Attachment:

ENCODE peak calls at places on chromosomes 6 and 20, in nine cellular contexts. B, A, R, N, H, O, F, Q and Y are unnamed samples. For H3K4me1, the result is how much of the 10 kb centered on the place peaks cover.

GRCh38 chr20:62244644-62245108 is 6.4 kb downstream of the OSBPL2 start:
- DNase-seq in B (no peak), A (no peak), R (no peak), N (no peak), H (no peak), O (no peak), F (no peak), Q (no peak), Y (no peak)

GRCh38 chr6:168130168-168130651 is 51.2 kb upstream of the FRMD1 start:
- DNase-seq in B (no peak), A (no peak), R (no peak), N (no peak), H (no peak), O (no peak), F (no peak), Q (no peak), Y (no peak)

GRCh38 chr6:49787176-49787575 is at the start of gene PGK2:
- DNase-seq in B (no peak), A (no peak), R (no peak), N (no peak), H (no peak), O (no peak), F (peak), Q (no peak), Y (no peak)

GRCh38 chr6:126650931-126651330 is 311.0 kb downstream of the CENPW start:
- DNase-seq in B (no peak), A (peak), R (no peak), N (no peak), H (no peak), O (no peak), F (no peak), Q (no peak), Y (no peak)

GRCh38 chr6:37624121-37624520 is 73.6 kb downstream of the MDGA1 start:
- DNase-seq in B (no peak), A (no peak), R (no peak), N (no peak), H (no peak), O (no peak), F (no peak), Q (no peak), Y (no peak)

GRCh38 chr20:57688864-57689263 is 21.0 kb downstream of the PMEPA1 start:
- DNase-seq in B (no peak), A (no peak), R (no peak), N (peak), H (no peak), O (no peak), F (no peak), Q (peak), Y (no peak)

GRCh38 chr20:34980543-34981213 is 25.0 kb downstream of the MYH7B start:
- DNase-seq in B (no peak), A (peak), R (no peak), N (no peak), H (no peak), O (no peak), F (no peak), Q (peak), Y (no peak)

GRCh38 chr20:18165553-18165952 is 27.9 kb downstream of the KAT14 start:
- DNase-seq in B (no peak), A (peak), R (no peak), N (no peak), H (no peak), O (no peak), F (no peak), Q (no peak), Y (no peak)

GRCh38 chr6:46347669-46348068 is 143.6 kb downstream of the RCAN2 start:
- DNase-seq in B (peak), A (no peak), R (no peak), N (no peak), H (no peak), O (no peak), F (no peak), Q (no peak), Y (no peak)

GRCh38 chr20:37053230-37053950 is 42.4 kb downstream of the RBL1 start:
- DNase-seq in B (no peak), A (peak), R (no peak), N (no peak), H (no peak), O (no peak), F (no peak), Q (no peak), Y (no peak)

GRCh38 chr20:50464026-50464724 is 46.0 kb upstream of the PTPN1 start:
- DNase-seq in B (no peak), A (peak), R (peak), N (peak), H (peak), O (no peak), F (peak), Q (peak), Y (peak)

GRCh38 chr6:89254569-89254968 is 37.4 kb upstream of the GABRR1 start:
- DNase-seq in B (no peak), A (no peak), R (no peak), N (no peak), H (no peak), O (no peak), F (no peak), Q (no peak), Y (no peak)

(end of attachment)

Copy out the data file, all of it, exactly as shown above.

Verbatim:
ENCODE peak calls at places on chromosomes 6 and 20, in nine cellular contexts. B, A, R, N, H, O, F, Q and Y are unnamed samples. For H3K4me1, the result is how much of the 10 kb centered on the place peaks cover.

GRCh38 chr20:62244644-62245108 is 6.4 kb downstream of the OSBPL2 start:
- DNase-seq in B (no peak), A (no peak), R (no peak), N (no peak), H (no peak), O (no peak), F (no peak), Q (no peak), Y (no peak)

GRCh38 chr6:168130168-168130651 is 51.2 kb upstream of the FRMD1 start:
- DNase-seq in B (no peak), A (no peak), R (no peak), N (no peak), H (no peak), O (no peak), F (no peak), Q (no peak), Y (no peak)

GRCh38 chr6:49787176-49787575 is at the start of gene PGK2:
- DNase-seq in B (no peak), A (no peak), R (no peak), N (no peak), H (no peak), O (no peak), F (peak), Q (no peak), Y (no peak)

GRCh38 chr6:126650931-126651330 is 311.0 kb downstream of the CENPW start:
- DNase-seq in B (no peak), A (peak), R (no peak), N (no peak), H (no peak), O (no peak), F (no peak), Q (no peak), Y (no peak)

GRCh38 chr6:37624121-37624520 is 73.6 kb downstream of the MDGA1 start:
- DNase-seq in B (no peak), A (no peak), R (no peak), N (no peak), H (no peak), O (no peak), F (no peak), Q (no peak), Y (no peak)

GRCh38 chr20:57688864-57689263 is 21.0 kb downstream of the PMEPA1 start:
- DNase-seq in B (no peak), A (no peak), R (no peak), N (peak), H (no peak), O (no peak), F (no peak), Q (peak), Y (no peak)

GRCh38 chr20:34980543-34981213 is 25.0 kb downstream of the MYH7B start:
- DNase-seq in B (no peak), A (peak), R (no peak), N (no peak), H (no peak), O (no peak), F (no peak), Q (peak), Y (no peak)

GRCh38 chr20:18165553-18165952 is 27.9 kb downstream of the KAT14 start:
- DNase-seq in B (no peak), A (peak), R (no peak), N (no peak), H (no peak), O (no peak), F (no peak), Q (no peak), Y (no peak)

GRCh38 chr6:46347669-46348068 is 143.6 kb downstream of the RCAN2 start:
- DNase-seq in B (peak), A (no peak), R (no peak), N (no peak), H (no peak), O (no peak), F (no peak), Q (no peak), Y (no peak)

GRCh38 chr20:37053230-37053950 is 42.4 kb downstream of the RBL1 start:
- DNase-seq in B (no peak), A (peak), R (no peak), N (no peak), H (no peak), O (no peak), F (no peak), Q (no peak), Y (no peak)

GRCh38 chr20:50464026-50464724 is 46.0 kb upstream of the PTPN1 start:
- DNase-seq in B (no peak), A (peak), R (peak), N (peak), H (peak), O (no peak), F (peak), Q (peak), Y (peak)

GRCh38 chr6:89254569-89254968 is 37.4 kb upstream of the GABRR1 start:
- DNase-seq in B (no peak), A (no peak), R (no peak), N (no peak), H (no peak), O (no peak), F (no peak), Q (no peak), Y (no peak)